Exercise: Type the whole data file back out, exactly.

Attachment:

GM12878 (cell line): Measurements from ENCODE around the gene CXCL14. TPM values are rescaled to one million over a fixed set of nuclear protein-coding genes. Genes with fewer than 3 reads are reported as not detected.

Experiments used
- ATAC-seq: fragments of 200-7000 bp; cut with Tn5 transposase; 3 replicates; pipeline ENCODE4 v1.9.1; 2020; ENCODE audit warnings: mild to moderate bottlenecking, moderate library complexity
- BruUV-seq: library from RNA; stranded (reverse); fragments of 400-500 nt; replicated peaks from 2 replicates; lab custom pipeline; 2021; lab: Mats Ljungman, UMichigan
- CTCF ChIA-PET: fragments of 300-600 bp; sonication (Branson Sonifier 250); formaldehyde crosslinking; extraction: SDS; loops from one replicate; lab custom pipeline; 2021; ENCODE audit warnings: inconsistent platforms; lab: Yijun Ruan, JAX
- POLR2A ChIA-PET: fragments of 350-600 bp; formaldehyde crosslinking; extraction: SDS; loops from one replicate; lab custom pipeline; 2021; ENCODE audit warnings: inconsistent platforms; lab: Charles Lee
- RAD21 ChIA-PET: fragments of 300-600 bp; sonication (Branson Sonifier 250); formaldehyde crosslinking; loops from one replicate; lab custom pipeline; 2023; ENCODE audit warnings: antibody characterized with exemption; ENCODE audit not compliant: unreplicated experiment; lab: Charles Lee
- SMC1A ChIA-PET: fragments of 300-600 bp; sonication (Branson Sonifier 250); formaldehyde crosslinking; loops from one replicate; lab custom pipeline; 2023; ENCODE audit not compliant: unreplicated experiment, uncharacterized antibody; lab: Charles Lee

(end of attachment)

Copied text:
GM12878 (cell line): Measurements from ENCODE around the gene CXCL14. TPM values are rescaled to one million over a fixed set of nuclear protein-coding genes. Genes with fewer than 3 reads are reported as not detected.

Experiments used
- ATAC-seq: fragments of 200-7000 bp; cut with Tn5 transposase; 3 replicates; pipeline ENCODE4 v1.9.1; 2020; ENCODE audit warnings: mild to moderate bottlenecking, moderate library complexity
- BruUV-seq: library from RNA; stranded (reverse); fragments of 400-500 nt; replicated peaks from 2 replicates; lab custom pipeline; 2021; lab: Mats Ljungman, UMichigan
- CTCF ChIA-PET: fragments of 300-600 bp; sonication (Branson Sonifier 250); formaldehyde crosslinking; extraction: SDS; loops from one replicate; lab custom pipeline; 2021; ENCODE audit warnings: inconsistent platforms; lab: Yijun Ruan, JAX
- POLR2A ChIA-PET: fragments of 350-600 bp; formaldehyde crosslinking; extraction: SDS; loops from one replicate; lab custom pipeline; 2021; ENCODE audit warnings: inconsistent platforms; lab: Charles Lee
- RAD21 ChIA-PET: fragments of 300-600 bp; sonication (Branson Sonifier 250); formaldehyde crosslinking; loops from one replicate; lab custom pipeline; 2023; ENCODE audit warnings: antibody characterized with exemption; ENCODE audit not compliant: unreplicated experiment; lab: Charles Lee
- SMC1A ChIA-PET: fragments of 300-600 bp; sonication (Branson Sonifier 250); formaldehyde crosslinking; loops from one replicate; lab custom pipeline; 2023; ENCODE audit not compliant: unreplicated experiment, uncharacterized antibody; lab: Charles Lee